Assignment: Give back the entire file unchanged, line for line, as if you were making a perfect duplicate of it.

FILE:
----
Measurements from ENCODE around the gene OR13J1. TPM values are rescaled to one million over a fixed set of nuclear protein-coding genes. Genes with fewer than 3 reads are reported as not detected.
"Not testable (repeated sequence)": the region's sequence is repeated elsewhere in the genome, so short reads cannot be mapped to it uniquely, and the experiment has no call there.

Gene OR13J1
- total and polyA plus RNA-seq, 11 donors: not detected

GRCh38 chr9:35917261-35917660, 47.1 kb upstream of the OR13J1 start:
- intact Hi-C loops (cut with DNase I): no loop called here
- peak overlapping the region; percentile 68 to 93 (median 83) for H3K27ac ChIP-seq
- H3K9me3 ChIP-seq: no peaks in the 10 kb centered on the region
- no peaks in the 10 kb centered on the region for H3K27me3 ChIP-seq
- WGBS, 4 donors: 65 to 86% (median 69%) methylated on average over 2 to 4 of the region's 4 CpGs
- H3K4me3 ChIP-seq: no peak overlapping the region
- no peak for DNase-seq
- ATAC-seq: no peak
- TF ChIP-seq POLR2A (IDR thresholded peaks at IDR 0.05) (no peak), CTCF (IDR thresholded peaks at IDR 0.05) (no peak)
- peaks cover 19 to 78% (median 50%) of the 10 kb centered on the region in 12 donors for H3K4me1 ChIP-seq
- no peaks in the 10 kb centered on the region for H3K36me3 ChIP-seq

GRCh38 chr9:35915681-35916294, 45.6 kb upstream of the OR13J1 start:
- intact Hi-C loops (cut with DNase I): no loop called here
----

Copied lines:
Measurements from ENCODE around the gene OR13J1. TPM values are rescaled to one million over a fixed set of nuclear protein-coding genes. Genes with fewer than 3 reads are reported as not detected.
"Not testable (repeated sequence)": the region's sequence is repeated elsewhere in the genome, so short reads cannot be mapped to it uniquely, and the experiment has no call there.

Gene OR13J1
- total and polyA plus RNA-seq, 11 donors: not detected

GRCh38 chr9:35917261-35917660, 47.1 kb upstream of the OR13J1 start:
- intact Hi-C loops (cut with DNase I): no loop called here
- peak overlapping the region; percentile 68 to 93 (median 83) for H3K27ac ChIP-seq
- H3K9me3 ChIP-seq: no peaks in the 10 kb centered on the region
- no peaks in the 10 kb centered on the region for H3K27me3 ChIP-seq
- WGBS, 4 donors: 65 to 86% (median 69%) methylated on average over 2 to 4 of the region's 4 CpGs
- H3K4me3 ChIP-seq: no peak overlapping the region
- no peak for DNase-seq
- ATAC-seq: no peak
- TF ChIP-seq POLR2A (IDR thresholded peaks at IDR 0.05) (no peak), CTCF (IDR thresholded peaks at IDR 0.05) (no peak)
- peaks cover 19 to 78% (median 50%) of the 10 kb centered on the region in 12 donors for H3K4me1 ChIP-seq
- no peaks in the 10 kb centered on the region for H3K36me3 ChIP-seq

GRCh38 chr9:35915681-35916294, 45.6 kb upstream of the OR13J1 start:
- intact Hi-C loops (cut with DNase I): no loop called here